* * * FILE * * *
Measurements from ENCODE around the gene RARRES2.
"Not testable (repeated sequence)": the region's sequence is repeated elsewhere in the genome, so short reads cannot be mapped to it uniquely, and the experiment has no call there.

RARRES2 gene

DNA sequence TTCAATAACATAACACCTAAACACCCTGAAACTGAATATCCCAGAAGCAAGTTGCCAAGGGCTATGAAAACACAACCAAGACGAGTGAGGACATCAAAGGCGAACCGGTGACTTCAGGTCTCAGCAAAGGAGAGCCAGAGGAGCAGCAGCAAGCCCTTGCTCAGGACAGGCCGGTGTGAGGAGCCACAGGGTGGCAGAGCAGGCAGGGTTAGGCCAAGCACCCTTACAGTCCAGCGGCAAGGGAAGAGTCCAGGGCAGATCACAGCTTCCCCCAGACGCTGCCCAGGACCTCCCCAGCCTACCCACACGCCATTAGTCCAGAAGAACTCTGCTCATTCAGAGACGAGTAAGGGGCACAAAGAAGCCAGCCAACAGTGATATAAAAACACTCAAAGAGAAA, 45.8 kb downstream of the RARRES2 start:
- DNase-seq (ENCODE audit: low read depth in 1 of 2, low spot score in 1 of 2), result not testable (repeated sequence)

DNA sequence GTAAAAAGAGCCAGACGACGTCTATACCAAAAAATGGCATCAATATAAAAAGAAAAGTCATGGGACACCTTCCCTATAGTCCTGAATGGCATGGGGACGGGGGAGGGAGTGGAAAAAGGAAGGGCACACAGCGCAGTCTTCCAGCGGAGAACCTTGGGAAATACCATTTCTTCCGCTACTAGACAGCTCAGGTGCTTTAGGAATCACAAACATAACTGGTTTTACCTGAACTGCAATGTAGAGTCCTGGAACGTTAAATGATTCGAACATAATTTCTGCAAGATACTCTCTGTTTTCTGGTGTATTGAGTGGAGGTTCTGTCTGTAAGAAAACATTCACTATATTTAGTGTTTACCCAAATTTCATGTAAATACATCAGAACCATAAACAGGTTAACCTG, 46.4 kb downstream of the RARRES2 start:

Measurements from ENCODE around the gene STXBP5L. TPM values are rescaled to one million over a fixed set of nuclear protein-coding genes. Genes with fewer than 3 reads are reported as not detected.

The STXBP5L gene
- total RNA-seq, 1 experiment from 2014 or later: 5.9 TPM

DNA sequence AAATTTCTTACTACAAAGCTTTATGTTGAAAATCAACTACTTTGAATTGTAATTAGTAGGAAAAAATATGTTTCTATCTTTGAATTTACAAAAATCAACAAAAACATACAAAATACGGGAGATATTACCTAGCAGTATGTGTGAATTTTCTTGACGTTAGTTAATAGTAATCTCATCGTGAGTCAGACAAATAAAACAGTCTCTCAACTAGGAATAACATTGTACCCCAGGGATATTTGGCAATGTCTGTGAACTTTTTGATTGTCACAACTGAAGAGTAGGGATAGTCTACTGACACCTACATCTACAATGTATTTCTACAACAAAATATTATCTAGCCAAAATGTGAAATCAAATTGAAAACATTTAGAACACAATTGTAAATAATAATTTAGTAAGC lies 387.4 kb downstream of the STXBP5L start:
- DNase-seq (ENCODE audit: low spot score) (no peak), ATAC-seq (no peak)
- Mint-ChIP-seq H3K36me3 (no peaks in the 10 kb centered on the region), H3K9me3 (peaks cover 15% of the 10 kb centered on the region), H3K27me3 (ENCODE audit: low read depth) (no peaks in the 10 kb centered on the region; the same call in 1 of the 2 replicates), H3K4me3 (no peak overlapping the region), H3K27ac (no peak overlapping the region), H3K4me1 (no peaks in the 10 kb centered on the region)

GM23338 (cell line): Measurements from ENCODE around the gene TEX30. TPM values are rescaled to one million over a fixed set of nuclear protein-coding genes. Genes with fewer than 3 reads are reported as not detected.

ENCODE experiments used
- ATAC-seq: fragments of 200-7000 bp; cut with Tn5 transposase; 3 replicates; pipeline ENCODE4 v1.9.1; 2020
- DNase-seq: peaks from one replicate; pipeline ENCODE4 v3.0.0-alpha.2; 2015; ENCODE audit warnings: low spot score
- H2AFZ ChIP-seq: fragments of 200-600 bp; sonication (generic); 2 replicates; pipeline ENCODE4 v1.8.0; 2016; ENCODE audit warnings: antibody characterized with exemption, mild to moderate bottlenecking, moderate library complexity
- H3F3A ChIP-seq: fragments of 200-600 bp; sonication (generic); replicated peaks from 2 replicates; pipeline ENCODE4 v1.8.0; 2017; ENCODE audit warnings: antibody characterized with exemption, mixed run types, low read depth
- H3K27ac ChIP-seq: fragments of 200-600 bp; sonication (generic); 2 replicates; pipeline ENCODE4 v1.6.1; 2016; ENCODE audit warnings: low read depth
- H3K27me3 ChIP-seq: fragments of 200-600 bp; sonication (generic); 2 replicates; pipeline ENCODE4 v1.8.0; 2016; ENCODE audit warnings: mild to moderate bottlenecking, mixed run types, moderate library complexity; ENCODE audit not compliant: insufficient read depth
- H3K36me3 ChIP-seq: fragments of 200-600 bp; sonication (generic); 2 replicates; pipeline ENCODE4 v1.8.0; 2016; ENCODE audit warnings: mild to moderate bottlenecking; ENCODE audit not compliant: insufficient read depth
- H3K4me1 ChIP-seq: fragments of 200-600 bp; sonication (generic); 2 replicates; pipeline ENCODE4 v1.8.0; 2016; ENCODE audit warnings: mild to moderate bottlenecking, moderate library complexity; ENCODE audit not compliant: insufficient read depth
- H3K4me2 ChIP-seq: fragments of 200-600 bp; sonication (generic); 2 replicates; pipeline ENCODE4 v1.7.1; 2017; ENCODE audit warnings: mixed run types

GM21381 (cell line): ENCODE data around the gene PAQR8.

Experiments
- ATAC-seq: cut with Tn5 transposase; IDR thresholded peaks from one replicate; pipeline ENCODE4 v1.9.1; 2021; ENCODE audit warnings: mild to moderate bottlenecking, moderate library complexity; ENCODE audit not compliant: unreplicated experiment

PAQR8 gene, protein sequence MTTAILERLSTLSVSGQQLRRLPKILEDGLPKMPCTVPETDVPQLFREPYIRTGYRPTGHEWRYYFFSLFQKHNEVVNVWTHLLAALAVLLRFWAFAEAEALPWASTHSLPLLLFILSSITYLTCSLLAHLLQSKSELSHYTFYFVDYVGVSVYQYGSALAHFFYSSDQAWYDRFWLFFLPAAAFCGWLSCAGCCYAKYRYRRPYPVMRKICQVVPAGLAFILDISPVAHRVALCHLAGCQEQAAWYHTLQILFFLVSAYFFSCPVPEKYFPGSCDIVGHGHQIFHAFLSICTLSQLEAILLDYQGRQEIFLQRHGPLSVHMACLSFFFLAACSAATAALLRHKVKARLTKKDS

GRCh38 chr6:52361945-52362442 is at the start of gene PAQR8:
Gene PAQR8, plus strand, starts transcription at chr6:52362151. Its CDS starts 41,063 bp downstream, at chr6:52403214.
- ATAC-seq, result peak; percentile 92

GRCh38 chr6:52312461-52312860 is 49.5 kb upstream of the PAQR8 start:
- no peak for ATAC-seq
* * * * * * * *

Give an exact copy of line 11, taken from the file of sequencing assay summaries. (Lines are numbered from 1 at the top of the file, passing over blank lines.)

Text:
- DNase-seq (ENCODE audit: low spot score) (no peak), ATAC-seq (no peak)